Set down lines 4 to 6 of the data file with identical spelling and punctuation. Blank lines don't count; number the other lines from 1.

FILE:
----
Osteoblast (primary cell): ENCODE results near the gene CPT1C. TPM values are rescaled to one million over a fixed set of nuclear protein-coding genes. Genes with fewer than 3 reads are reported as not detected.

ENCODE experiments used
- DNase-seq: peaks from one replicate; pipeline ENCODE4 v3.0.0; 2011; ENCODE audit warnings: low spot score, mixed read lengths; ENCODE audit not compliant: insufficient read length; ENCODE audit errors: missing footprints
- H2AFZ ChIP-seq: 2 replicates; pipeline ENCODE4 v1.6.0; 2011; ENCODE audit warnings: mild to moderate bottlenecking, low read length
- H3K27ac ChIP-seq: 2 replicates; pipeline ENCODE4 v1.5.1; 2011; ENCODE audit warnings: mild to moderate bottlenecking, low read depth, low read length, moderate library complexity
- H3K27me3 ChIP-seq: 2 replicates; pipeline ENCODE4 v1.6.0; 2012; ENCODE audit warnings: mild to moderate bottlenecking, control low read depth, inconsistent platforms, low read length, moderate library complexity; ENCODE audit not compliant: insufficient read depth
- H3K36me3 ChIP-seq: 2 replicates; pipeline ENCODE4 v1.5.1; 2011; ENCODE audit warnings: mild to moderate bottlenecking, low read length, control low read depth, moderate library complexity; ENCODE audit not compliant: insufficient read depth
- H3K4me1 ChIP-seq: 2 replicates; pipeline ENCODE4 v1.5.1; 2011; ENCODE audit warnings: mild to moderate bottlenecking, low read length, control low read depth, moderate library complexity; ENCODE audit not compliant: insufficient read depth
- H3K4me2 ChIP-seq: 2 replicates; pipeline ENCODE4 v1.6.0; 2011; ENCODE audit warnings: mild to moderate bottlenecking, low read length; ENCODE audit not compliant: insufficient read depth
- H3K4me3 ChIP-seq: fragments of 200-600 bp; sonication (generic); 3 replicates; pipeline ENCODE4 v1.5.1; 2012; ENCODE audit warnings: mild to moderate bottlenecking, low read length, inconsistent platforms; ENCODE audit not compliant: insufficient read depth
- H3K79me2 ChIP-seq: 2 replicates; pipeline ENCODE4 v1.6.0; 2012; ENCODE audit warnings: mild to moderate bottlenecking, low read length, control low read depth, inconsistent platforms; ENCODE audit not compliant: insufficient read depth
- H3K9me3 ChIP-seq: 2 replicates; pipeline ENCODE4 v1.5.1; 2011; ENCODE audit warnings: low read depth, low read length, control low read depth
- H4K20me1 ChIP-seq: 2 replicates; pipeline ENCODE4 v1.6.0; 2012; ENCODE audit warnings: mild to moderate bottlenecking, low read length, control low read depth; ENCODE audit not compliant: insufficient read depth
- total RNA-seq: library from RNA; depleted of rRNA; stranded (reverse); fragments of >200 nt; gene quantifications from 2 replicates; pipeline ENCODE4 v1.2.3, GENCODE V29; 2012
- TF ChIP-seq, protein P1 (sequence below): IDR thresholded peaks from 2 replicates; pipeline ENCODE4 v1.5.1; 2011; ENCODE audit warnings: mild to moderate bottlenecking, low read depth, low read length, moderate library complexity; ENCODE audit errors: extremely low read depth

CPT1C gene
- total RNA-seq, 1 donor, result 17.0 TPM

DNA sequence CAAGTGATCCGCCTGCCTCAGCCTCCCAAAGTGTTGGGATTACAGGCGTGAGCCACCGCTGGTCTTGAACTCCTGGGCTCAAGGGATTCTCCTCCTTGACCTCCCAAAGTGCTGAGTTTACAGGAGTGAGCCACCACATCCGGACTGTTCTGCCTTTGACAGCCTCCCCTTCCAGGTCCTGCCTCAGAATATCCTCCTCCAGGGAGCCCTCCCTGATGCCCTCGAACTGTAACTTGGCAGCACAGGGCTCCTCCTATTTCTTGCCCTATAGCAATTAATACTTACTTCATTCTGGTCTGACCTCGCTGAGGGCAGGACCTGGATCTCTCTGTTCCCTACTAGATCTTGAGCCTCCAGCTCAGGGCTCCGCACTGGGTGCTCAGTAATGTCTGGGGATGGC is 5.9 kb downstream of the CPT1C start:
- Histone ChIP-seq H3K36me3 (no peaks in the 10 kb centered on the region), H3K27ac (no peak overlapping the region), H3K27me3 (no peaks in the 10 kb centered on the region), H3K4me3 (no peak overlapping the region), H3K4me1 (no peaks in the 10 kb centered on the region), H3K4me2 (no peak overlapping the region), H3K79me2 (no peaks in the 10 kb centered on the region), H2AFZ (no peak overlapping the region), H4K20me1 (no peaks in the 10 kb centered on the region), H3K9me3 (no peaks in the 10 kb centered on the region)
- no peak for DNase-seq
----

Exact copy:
- H2AFZ ChIP-seq: 2 replicates; pipeline ENCODE4 v1.6.0; 2011; ENCODE audit warnings: mild to moderate bottlenecking, low read length
- H3K27ac ChIP-seq: 2 replicates; pipeline ENCODE4 v1.5.1; 2011; ENCODE audit warnings: mild to moderate bottlenecking, low read depth, low read length, moderate library complexity
- H3K27me3 ChIP-seq: 2 replicates; pipeline ENCODE4 v1.6.0; 2012; ENCODE audit warnings: mild to moderate bottlenecking, control low read depth, inconsistent platforms, low read length, moderate library complexity; ENCODE audit not compliant: insufficient read depth